Hats In Their Laps, Flash Industry Nervously Waits For Apple’s Approval

Screen shot 2011 05 17 at 16 13 59

Apple’s domination of NAND flash is so complete that even when the industry figures out a way to greatly improve their efficiency, they’ve got to sit around and wait for Cupertino to approve it.

Samsung and Toshiba have both developed NAND flash memory with manufacturing processes below 30nm, but are awaiting Apple’s approval as their biggest customer before they move forward. Mass production of these chips would not be feasible without the likes of Apple on board.

Sources for DigiTimes revealed:

Both Samsung Electronics’ and Toshiba’s 2Xnm-made products have not yet been certified by their biggest customer Apple.

Micron Technology and Intel were ahead of peers in volume producing chips using their jointly-developed 25nm technology in the first half of 2011, followed by Samsung’s ramp-up of 27nm, Toshiba’s 24nm and Hynix Semiconductor’s 26nm. This marked the beginning of a race among major NAND chip suppliers to transition to 20nm-class processes

The hold up for Apple’s approval is purportedly due to longer certification times owing to new industry standards that have more stringent requirements for performance, quality and reliability. While customers like Apple could previously validate NAND flash in three to six months, the process can now take up to nine months.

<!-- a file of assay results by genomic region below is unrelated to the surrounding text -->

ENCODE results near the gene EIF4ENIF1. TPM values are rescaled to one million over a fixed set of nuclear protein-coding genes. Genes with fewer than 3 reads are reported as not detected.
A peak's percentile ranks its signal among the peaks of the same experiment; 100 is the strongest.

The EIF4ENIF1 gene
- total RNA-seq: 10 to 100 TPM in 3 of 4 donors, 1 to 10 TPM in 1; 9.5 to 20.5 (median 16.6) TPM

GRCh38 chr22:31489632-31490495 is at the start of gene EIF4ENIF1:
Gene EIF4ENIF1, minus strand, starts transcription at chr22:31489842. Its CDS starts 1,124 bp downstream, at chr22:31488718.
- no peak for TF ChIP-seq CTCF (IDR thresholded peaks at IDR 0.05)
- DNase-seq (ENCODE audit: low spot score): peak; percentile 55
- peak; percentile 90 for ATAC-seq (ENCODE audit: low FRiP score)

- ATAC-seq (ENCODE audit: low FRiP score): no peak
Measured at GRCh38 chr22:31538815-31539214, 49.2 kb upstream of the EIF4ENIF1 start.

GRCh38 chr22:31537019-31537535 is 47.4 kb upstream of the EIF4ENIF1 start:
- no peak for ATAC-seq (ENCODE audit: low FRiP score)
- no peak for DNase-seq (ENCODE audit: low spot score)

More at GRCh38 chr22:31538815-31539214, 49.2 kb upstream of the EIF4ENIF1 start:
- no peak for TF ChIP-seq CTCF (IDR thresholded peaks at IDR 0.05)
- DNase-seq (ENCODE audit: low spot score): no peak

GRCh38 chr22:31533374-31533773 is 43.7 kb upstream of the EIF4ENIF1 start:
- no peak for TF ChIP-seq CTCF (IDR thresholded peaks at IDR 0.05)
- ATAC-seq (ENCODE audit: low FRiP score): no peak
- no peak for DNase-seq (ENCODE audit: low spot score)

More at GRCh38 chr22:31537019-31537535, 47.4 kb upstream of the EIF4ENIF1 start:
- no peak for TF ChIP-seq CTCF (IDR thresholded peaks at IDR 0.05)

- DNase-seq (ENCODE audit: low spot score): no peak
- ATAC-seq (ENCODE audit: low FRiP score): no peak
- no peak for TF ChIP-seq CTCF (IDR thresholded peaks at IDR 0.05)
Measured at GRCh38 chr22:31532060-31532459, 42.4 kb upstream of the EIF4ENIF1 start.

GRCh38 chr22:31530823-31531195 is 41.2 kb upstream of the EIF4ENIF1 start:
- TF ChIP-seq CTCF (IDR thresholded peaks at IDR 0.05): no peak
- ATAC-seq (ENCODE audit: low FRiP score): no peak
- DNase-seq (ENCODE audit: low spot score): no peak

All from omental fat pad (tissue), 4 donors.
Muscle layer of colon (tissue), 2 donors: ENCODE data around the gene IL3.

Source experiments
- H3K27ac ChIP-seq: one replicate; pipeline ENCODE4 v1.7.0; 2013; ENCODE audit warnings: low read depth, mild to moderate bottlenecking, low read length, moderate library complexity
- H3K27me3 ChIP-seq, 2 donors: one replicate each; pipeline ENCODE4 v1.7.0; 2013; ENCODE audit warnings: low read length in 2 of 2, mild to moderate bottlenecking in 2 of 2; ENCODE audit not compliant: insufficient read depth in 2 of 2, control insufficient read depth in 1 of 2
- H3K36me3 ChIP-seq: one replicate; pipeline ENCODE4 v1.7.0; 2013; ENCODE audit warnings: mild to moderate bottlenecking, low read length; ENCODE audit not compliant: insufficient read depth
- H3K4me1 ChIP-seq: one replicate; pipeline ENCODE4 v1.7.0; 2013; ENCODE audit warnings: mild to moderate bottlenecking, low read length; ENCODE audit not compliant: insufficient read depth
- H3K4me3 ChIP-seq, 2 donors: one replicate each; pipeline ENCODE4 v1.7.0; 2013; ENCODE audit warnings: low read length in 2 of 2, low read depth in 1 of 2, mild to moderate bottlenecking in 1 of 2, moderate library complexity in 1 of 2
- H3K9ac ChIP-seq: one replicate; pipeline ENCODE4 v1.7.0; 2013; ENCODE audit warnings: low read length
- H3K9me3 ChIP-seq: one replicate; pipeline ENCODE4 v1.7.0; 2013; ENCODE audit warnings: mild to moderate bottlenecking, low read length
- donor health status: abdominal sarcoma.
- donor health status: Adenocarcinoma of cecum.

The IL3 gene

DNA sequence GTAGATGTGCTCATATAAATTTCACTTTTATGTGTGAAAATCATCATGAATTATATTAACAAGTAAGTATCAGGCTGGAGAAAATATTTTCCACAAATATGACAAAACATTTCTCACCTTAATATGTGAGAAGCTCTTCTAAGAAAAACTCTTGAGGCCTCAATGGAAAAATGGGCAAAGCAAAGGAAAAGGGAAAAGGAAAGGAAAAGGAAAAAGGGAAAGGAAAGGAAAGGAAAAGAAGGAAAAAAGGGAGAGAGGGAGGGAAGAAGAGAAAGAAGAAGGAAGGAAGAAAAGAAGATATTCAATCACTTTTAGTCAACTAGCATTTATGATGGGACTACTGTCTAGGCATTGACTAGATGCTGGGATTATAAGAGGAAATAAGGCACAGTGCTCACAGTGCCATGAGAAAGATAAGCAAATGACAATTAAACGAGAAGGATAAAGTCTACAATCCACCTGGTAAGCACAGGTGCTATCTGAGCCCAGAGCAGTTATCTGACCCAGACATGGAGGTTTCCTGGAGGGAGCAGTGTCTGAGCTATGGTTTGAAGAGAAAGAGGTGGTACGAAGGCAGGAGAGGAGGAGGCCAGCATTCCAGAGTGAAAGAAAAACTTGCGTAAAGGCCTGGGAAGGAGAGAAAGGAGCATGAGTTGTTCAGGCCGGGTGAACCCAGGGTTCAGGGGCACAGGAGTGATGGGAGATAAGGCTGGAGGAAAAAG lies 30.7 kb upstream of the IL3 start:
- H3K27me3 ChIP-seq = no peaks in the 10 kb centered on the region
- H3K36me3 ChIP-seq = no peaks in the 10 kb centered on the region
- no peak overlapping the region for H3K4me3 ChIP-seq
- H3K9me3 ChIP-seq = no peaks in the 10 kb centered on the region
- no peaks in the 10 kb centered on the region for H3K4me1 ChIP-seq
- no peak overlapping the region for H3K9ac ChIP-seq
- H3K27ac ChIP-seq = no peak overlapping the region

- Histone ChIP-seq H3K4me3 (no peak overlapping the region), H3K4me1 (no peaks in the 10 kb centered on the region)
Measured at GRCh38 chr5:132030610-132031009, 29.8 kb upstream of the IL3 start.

With the iPhone, iPod, iPad and the latest MacBook Air selling like hot cakes all over the globe, Apple is one of the world’s largest consumers of NAND flash, and the huge demand for these products has previously caused shortages for other companies.

While flash memory below 30nm means higher memory density – leading to faster devices with more capacity – and are great news for the consumer, we won’t see them in our products anytime soon without Apple’s thumbs up.

[via MacStories]

  • Jordan Clay

    I believe it has more to do with how less dynamic Apple is becoming at reacting to change. 

    With Apples rapid growth it will affect quickly the able to accept new technologies.  It is not just a new display or a slightly different flash storage.  They have to be able to source a lot more that they previously had too.

  • Jeff

    Actually, it’s just because Apple actually takes time to test their products to make sure that they work, unlike Microsoft. Slow and steady wins the race.

About the author

Killian BellKillian Bell is a staff writer based in the U.K. He has an interest in all things tech and also covers Android over at CultofAndroid.com. You can follow him on Twitter via @killianbell.

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